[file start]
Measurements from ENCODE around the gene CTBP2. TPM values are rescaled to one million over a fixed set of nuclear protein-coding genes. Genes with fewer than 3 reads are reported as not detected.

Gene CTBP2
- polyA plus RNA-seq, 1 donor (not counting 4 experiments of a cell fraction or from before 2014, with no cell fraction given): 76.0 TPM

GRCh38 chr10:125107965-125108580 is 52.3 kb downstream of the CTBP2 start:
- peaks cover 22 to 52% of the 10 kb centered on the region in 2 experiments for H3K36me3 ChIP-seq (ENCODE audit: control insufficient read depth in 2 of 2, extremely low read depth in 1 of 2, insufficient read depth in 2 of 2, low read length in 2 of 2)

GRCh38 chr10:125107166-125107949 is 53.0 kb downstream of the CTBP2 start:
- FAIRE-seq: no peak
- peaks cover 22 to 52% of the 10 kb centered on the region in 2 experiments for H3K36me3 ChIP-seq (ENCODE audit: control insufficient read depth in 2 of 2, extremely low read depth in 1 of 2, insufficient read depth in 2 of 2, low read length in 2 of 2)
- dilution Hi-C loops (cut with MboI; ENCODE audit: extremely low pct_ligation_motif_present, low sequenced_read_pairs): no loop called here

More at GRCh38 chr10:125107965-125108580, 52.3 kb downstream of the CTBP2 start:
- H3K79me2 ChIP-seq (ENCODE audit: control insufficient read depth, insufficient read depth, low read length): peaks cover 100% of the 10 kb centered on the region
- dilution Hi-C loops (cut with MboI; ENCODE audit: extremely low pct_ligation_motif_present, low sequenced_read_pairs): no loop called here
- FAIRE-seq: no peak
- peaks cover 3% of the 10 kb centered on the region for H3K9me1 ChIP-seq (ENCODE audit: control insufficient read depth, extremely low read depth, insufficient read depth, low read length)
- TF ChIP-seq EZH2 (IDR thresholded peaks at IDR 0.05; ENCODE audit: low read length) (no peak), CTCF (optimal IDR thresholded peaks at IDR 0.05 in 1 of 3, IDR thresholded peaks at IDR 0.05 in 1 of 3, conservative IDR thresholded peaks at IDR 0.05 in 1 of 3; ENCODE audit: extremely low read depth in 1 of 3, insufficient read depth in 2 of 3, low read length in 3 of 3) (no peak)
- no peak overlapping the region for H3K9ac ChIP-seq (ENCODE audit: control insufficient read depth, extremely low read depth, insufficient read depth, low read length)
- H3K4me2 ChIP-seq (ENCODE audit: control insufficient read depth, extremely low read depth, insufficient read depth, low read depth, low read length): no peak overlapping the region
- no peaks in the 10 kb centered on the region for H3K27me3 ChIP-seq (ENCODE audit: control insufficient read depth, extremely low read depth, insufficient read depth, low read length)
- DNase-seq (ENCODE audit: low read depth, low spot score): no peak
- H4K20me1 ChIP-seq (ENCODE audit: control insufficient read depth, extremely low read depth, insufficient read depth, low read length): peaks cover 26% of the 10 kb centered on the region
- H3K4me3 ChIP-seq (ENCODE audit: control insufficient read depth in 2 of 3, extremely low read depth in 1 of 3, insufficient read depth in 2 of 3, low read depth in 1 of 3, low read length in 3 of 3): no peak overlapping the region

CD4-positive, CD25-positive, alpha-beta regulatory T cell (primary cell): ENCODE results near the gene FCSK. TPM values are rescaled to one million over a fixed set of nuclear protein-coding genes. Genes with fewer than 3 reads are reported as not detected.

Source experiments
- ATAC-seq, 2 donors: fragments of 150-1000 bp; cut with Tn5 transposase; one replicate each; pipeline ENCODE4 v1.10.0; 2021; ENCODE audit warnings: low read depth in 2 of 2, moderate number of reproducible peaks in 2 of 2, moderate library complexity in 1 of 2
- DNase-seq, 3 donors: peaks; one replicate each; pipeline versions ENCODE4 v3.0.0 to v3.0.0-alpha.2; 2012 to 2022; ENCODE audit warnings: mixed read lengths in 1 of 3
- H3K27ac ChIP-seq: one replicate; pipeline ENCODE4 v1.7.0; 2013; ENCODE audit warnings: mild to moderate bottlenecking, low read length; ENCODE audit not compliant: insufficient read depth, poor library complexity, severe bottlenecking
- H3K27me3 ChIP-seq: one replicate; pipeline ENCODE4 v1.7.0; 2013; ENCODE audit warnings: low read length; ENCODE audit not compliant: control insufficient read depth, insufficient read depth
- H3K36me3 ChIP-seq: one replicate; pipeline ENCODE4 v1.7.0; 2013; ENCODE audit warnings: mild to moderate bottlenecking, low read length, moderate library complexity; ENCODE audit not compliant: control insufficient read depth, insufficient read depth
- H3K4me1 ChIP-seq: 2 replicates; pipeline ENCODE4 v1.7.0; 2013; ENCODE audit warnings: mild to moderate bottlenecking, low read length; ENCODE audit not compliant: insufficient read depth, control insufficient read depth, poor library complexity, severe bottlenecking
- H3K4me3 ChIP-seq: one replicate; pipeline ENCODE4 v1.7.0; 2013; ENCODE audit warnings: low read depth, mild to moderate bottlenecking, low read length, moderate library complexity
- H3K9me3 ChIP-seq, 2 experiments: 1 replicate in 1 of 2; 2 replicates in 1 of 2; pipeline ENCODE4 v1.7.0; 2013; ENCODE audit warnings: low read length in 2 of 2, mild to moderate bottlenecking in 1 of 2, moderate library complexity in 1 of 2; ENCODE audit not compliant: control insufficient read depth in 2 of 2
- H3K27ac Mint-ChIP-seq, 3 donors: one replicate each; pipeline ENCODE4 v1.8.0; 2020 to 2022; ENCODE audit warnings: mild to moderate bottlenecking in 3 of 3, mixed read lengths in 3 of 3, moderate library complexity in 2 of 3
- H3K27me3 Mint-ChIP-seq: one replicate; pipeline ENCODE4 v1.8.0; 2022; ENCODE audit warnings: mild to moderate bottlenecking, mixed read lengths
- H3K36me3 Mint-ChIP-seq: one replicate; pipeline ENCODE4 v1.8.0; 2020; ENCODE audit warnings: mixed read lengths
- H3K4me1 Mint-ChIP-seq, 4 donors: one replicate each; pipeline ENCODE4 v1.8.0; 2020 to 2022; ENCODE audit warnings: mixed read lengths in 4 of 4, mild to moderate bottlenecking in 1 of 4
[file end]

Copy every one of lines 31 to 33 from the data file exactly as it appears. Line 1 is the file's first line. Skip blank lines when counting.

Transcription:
- H3K9me3 ChIP-seq, 2 experiments: 1 replicate in 1 of 2; 2 replicates in 1 of 2; pipeline ENCODE4 v1.7.0; 2013; ENCODE audit warnings: low read length in 2 of 2, mild to moderate bottlenecking in 1 of 2, moderate library complexity in 1 of 2; ENCODE audit not compliant: control insufficient read depth in 2 of 2
- H3K27ac Mint-ChIP-seq, 3 donors: one replicate each; pipeline ENCODE4 v1.8.0; 2020 to 2022; ENCODE audit warnings: mild to moderate bottlenecking in 3 of 3, mixed read lengths in 3 of 3, moderate library complexity in 2 of 3
- H3K27me3 Mint-ChIP-seq: one replicate; pipeline ENCODE4 v1.8.0; 2022; ENCODE audit warnings: mild to moderate bottlenecking, mixed read lengths